for(; count < text_segment_len; count++) {

    /* if it looks like a callq instruction... */
    if (*byte == '\xe8') {

      /* the next 4 bytes SHOULD BE the original displacement */
      fn_addr = *(int *)(byte+1);

      /* do a sanity check to make sure the next few bytes are an accurate displacement.
        * this helps to eliminate false positives.
        */
      if (trampee_addr - (void *)(byte+5) == fn_addr) {
        aligned_addr = (void*)(((long)byte+1)&~(0xffff));

        /* mark the page in the .text segment as writable so it can be modified */
        mprotect(aligned_addr, (void *)byte+1 - aligned_addr + 10, 
                       PROT_READ|PROT_WRITE|PROT_EXEC);

        /* calculate the new displacement and write it */
        *(int  *)(byte+1) = (uint32_t)((void *)(tramp_table + entry) 
                                     - (void *)(byte + 5));
 
        /* disallow writing to this page of the .text segment again  */
        mprotect(aligned_addr, (((void *)byte+1) - aligned_addr) + 10,
                      PROT_READ|PROT_EXEC);
      }
    }
    byte++;
  }
}

Sample output

After requiring my ruby gem and running a test script which creates lots of objects, I see this output:

...
source = test.rb, line = 8
source = test.rb, line = 8
source = test.rb, line = 8
source = test.rb, line = 8
source = test.rb, line = 8
source = test.rb, line = 8
source = test.rb, line = 8
...

Showing the file name and line number for each object getting allocated. That should be a strong enough primitive to build a Ruby memory profiler without requiring end users to build a custom version of Ruby. It should also be possible to re-implement bleak_house by using this gem (and maybe another trick or two).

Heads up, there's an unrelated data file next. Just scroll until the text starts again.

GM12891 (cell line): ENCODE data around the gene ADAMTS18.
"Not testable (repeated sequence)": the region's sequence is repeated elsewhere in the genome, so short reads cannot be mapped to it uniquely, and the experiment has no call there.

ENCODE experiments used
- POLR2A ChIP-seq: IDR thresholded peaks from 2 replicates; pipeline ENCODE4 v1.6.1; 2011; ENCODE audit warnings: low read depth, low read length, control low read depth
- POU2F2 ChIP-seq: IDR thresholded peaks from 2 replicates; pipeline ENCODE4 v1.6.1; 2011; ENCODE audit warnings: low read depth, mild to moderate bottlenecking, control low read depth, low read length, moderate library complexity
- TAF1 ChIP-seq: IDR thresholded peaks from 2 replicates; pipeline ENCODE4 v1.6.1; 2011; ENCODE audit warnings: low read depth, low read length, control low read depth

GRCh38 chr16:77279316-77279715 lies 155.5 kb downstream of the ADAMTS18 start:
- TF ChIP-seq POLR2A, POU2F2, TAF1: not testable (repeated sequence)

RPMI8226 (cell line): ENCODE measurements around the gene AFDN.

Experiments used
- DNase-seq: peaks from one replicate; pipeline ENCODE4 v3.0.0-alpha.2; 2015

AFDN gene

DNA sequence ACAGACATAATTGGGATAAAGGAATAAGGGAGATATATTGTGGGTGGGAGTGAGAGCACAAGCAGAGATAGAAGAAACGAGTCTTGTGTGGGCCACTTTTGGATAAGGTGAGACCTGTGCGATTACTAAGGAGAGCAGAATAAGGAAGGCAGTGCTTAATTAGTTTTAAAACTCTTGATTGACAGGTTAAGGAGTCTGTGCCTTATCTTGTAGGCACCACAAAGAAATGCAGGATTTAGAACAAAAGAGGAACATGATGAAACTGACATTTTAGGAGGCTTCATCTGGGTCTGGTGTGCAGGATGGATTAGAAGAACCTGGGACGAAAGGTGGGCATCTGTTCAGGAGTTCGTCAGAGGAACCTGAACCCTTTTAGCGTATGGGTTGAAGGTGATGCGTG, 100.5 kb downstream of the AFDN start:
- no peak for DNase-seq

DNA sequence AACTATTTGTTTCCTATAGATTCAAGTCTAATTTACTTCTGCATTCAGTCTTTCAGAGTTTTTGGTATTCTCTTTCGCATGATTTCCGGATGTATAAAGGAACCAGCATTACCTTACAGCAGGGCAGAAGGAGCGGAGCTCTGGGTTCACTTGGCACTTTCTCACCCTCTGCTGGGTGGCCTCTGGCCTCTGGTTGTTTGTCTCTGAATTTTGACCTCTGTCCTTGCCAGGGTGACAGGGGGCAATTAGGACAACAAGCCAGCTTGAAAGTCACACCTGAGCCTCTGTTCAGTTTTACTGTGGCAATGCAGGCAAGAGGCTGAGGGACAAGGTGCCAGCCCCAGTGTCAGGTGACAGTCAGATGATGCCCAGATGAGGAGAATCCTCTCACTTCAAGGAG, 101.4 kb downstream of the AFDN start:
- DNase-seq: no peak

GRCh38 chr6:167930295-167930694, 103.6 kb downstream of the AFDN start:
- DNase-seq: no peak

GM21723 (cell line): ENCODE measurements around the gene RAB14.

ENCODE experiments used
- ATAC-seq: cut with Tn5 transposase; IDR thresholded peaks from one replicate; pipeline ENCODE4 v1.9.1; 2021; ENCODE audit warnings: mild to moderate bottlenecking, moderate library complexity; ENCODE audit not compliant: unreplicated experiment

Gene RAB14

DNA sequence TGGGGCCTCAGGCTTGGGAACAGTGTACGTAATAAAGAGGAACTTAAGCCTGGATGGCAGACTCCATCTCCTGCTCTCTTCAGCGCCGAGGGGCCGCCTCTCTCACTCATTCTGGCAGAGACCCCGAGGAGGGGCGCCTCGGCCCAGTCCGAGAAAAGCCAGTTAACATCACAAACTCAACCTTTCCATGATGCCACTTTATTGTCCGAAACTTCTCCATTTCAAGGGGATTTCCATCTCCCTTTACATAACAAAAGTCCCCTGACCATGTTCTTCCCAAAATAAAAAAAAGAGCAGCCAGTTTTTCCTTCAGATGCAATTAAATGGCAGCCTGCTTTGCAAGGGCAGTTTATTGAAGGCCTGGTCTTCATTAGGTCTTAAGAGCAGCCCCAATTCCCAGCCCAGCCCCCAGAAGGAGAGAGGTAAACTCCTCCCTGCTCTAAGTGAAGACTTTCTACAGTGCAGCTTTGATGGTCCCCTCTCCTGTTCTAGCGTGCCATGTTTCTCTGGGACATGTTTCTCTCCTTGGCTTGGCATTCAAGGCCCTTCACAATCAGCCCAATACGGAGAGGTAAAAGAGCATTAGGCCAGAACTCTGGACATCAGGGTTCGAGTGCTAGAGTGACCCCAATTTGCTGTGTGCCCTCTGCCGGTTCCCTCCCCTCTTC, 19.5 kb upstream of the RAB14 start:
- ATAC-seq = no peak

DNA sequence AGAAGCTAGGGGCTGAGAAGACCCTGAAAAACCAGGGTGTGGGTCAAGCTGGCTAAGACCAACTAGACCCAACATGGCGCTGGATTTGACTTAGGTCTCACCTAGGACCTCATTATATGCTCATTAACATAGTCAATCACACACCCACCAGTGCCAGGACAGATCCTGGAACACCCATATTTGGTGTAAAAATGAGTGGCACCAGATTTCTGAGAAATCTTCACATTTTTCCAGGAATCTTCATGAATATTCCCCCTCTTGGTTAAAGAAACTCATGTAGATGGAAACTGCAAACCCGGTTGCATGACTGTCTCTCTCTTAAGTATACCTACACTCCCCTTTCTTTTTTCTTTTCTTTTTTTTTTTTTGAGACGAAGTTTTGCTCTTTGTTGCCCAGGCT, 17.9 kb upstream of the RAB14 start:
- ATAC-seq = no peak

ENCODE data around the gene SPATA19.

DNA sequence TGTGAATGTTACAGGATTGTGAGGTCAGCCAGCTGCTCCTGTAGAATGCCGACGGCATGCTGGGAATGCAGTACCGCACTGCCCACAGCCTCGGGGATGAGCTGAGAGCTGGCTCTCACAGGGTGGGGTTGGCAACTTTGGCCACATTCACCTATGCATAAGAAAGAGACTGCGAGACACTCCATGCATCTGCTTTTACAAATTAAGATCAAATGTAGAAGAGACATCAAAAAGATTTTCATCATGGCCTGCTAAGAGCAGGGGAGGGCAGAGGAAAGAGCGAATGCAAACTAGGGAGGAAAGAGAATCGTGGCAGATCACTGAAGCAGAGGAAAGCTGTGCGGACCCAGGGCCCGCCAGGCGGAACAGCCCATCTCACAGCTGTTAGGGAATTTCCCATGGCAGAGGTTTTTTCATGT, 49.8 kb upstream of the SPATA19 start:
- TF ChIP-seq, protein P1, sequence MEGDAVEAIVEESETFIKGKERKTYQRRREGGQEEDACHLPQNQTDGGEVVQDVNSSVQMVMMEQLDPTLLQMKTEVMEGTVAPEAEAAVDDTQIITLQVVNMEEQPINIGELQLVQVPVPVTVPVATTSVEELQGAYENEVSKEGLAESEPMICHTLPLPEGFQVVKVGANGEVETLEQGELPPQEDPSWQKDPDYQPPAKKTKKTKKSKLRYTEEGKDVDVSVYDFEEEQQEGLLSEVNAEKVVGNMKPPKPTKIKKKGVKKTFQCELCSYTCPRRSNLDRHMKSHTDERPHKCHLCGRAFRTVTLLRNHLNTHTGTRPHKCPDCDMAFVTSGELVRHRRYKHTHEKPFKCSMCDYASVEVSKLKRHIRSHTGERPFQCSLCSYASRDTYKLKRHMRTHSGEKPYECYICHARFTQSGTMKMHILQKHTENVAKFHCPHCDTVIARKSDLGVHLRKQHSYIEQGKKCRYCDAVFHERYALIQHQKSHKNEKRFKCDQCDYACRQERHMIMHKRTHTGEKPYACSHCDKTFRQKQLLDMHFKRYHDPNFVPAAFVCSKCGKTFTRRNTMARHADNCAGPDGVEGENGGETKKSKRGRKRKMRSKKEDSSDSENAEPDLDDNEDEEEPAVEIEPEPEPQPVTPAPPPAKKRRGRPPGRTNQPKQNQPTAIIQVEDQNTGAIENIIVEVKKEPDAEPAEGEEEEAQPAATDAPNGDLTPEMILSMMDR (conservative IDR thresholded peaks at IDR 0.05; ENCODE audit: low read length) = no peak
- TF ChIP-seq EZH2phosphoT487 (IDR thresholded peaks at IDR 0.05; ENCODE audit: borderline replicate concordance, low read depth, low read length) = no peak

Awesome.

Conclusion

  • One step closer to building a memory profiler without requiring end users to find and use patches floating around the internet.
  • It is unclear whether cheap tricks like this are useful or harmful, but they are fun to write.
  • If you understand how your system works at an intimate level, nearly anything is possible. The work required to make it happen might be difficult though.

Thanks for reading and don't forget to subscribe (via RSS or e-mail) and follow me on twitter.

References

  1. http://en.wikipedia.org/wiki/Trampoline_(computers) []

Written by Joe Damato

November 23rd, 2009 at 5:59 am

Extending ltrace to make your Ruby/Python/Perl/PHP apps faster

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A few days ago, Aman (@tmm1) was complaining to me about a slow running process:

I want to see what is happening in userland and trace calls to extensions. Why doesn’t ltrace work for Ruby processes? I want to figure out which MySQL queries are causing my app to be slow.

It turns out that ltrace did not have support for libraries loaded with libdl. This is a problem for languages like Ruby, Python, PHP, Perl, and others because in many cases extensions, libraries, and plugins for these languages are loaded by the VM using libdl. This means that ltrace is somewhat useless for tracking down performance issues in dynamic languages.

A couple late nights of hacking and I managed to finagle libdl support in ltrace. Since most people probably don’t care about the technical details of how it was implemented, I’ll start with showing how to use the patch I wrote and what sort of output you can expect. This patch has made tracking down slow queries (among other things) really easy and I hope others will find this useful.

How to use ltrace:

After you’ve applied my patch (below) and rebuilt ltrace, let’s say you’d like to trace MySQL queries and have ltrace tell you when the query was executed and how long it took. There are two steps:

  1. Give ltrace info so it can pretty print – echo “int mysql_real_query(addr,string,ulong);” > custom.conf
  2. Tell ltrace you want to hear about mysql_real_query: ltrace -F custom.conf -ttTgx mysql_real_query -p <pid>

Here’s what those arguments mean: